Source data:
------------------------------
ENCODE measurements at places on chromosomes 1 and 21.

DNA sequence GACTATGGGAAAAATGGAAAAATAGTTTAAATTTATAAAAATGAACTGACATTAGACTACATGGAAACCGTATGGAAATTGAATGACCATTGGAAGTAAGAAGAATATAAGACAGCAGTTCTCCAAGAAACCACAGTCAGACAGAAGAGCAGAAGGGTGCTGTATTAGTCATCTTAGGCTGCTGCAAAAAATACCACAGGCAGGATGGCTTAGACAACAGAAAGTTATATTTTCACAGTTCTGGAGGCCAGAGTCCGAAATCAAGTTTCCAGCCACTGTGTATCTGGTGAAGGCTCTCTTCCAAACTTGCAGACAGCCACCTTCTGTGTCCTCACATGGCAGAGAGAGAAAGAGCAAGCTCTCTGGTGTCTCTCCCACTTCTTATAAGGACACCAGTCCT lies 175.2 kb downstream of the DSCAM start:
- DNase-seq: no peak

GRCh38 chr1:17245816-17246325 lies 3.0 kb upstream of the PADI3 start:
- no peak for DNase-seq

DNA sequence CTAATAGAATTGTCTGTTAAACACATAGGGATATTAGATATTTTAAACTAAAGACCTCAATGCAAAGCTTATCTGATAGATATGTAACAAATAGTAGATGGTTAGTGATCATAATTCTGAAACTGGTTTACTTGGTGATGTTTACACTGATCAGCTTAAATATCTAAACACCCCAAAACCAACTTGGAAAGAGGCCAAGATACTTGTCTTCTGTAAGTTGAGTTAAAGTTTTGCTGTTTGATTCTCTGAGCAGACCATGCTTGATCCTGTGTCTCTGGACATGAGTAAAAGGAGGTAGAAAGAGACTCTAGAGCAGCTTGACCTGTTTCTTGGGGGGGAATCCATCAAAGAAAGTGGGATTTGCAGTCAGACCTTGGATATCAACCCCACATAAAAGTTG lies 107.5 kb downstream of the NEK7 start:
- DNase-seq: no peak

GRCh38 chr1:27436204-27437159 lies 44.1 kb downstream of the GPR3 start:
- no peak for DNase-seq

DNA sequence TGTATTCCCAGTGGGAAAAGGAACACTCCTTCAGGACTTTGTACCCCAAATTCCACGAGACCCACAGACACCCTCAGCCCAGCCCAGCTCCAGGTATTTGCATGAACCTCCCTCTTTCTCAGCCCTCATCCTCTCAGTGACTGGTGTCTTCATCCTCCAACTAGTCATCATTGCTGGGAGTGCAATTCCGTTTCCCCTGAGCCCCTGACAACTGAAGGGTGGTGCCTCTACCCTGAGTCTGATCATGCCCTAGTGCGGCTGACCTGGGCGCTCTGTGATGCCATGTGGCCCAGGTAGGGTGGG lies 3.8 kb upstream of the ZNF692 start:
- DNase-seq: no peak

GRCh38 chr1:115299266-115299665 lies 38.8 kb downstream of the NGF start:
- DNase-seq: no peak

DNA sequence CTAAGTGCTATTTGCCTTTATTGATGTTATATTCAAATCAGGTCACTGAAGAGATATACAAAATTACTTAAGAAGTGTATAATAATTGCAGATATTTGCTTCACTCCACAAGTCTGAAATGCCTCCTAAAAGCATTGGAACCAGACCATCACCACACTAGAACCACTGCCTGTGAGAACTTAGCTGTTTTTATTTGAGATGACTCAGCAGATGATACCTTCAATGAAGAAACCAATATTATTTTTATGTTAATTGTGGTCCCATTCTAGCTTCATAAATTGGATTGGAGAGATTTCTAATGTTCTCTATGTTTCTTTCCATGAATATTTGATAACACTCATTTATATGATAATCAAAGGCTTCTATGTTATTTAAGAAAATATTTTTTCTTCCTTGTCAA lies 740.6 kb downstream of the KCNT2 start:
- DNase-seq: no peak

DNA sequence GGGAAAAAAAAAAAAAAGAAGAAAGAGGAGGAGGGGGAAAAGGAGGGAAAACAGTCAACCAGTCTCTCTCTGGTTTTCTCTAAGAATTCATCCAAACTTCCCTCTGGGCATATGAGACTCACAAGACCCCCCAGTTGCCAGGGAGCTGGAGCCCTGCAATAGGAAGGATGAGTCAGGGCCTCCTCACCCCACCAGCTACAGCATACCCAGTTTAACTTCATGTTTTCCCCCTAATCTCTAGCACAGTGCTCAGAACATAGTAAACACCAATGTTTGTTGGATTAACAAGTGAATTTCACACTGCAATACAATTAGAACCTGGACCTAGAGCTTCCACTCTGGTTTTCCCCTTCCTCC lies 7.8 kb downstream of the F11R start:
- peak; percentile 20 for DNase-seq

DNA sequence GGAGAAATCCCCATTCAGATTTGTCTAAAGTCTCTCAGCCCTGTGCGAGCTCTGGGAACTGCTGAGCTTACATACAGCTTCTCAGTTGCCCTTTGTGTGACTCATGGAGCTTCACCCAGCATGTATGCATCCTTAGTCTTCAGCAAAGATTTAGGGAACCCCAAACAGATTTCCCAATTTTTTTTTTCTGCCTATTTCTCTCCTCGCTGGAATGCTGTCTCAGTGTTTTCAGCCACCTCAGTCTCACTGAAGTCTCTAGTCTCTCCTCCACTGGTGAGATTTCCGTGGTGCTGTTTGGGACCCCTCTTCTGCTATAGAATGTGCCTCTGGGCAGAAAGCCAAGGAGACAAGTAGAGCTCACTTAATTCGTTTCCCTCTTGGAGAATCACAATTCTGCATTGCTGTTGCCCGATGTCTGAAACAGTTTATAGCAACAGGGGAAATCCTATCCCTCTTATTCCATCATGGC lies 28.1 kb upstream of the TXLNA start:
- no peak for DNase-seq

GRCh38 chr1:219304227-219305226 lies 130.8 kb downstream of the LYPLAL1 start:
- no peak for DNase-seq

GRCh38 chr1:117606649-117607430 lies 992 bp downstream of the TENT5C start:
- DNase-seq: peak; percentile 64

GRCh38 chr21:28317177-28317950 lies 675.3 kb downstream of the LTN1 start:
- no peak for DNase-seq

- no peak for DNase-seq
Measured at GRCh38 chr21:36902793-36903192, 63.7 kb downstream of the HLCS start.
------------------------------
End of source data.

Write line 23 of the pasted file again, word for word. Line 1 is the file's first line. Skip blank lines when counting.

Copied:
- DNase-seq: peak; percentile 64